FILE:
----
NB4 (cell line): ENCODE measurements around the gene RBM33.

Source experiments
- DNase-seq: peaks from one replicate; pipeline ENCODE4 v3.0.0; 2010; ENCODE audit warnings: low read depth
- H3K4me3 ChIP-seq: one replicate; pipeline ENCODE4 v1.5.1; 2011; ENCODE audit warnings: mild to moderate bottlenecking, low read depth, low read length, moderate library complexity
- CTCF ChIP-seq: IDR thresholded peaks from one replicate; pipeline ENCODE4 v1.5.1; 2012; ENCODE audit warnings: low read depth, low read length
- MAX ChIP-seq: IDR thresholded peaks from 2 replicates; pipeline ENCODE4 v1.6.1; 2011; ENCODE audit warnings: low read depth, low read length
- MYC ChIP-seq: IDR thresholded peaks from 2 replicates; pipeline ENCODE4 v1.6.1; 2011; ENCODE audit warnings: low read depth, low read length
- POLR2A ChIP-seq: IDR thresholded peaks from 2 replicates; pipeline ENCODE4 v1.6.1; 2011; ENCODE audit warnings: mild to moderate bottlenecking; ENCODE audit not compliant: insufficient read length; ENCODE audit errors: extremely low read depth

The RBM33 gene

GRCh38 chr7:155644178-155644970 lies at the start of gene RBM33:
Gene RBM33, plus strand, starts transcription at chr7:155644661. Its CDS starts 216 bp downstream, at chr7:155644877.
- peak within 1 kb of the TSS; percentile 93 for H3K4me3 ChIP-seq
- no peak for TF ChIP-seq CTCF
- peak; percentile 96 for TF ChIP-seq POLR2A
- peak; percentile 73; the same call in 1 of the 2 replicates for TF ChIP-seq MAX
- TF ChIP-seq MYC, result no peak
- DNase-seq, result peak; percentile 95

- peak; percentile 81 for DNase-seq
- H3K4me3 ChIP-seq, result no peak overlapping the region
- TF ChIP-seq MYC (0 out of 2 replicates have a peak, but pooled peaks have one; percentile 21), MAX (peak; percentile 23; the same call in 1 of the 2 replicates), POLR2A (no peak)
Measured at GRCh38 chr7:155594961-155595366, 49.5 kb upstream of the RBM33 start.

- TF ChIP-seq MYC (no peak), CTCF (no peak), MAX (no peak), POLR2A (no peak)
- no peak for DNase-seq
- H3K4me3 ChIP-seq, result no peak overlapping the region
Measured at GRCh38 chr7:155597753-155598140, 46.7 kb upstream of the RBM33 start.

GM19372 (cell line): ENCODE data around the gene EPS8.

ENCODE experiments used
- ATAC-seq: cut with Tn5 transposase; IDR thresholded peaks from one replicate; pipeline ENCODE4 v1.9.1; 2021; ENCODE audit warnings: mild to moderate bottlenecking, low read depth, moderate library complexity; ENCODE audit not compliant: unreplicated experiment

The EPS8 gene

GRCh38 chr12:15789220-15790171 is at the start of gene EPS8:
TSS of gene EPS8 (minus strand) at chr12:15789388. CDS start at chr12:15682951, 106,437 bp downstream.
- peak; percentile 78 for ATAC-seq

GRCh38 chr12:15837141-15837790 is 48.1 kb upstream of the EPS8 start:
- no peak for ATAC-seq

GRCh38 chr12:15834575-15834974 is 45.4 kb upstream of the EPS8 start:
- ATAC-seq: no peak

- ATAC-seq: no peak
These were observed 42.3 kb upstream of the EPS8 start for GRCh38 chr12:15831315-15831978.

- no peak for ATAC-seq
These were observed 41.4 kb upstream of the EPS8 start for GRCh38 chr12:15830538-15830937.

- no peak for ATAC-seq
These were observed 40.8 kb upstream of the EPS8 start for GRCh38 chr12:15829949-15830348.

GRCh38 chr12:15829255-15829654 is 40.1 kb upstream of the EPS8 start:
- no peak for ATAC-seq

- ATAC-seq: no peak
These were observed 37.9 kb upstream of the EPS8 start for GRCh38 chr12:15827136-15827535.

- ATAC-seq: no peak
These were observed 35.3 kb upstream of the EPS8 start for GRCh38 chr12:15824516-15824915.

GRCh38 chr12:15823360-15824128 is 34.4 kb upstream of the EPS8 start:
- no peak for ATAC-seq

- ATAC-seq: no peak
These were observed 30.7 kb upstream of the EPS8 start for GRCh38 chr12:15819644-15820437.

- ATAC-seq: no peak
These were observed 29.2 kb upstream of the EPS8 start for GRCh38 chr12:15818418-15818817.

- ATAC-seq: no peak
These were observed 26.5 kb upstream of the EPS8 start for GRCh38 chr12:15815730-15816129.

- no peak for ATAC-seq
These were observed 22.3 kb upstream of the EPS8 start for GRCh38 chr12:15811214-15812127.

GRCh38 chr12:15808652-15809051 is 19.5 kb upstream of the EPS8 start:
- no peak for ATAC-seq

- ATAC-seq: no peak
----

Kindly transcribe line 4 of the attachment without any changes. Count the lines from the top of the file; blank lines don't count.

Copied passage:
- H3K4me3 ChIP-seq: one replicate; pipeline ENCODE4 v1.5.1; 2011; ENCODE audit warnings: mild to moderate bottlenecking, low read depth, low read length, moderate library complexity